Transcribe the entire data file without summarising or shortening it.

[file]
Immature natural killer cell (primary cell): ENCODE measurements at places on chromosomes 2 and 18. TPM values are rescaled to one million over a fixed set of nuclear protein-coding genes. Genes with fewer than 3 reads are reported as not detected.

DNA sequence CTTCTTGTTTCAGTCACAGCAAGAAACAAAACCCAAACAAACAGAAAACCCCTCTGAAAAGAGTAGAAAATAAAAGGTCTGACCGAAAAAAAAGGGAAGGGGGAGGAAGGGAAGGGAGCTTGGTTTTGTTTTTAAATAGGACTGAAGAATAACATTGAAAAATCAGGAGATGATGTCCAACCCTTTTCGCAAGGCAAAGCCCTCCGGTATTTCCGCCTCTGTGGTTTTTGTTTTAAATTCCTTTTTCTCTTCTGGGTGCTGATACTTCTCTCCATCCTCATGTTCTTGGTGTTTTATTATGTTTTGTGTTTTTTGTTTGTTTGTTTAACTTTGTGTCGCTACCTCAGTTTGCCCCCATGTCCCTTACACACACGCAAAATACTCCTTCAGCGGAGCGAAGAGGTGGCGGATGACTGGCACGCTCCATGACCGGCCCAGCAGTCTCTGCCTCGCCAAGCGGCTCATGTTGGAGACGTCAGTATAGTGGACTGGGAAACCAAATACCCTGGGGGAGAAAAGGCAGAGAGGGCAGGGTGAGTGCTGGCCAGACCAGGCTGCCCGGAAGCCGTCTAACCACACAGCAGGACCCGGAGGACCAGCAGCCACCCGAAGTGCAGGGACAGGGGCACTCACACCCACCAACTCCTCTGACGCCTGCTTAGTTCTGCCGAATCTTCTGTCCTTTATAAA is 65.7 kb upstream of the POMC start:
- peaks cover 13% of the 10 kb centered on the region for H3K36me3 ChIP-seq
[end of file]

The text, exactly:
Immature natural killer cell (primary cell): ENCODE measurements at places on chromosomes 2 and 18. TPM values are rescaled to one million over a fixed set of nuclear protein-coding genes. Genes with fewer than 3 reads are reported as not detected.

DNA sequence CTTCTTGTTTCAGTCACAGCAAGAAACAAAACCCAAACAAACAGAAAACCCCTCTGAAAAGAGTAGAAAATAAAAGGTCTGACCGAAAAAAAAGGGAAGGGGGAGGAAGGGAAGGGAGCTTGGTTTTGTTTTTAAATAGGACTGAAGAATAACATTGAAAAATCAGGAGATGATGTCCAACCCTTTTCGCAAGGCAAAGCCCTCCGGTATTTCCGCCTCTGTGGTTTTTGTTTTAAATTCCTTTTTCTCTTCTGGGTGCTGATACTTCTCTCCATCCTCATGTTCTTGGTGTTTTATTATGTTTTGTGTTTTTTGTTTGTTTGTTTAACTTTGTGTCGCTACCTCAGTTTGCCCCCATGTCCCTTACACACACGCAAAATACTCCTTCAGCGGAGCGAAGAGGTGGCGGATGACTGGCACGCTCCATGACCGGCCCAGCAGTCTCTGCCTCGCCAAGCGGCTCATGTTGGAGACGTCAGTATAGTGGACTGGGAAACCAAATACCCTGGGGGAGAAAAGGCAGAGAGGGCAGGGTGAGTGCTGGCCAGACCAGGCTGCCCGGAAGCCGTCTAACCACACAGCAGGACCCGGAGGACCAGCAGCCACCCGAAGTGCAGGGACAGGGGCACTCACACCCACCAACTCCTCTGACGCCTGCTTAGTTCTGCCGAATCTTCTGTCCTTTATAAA is 65.7 kb upstream of the POMC start:
- peaks cover 13% of the 10 kb centered on the region for H3K36me3 ChIP-seq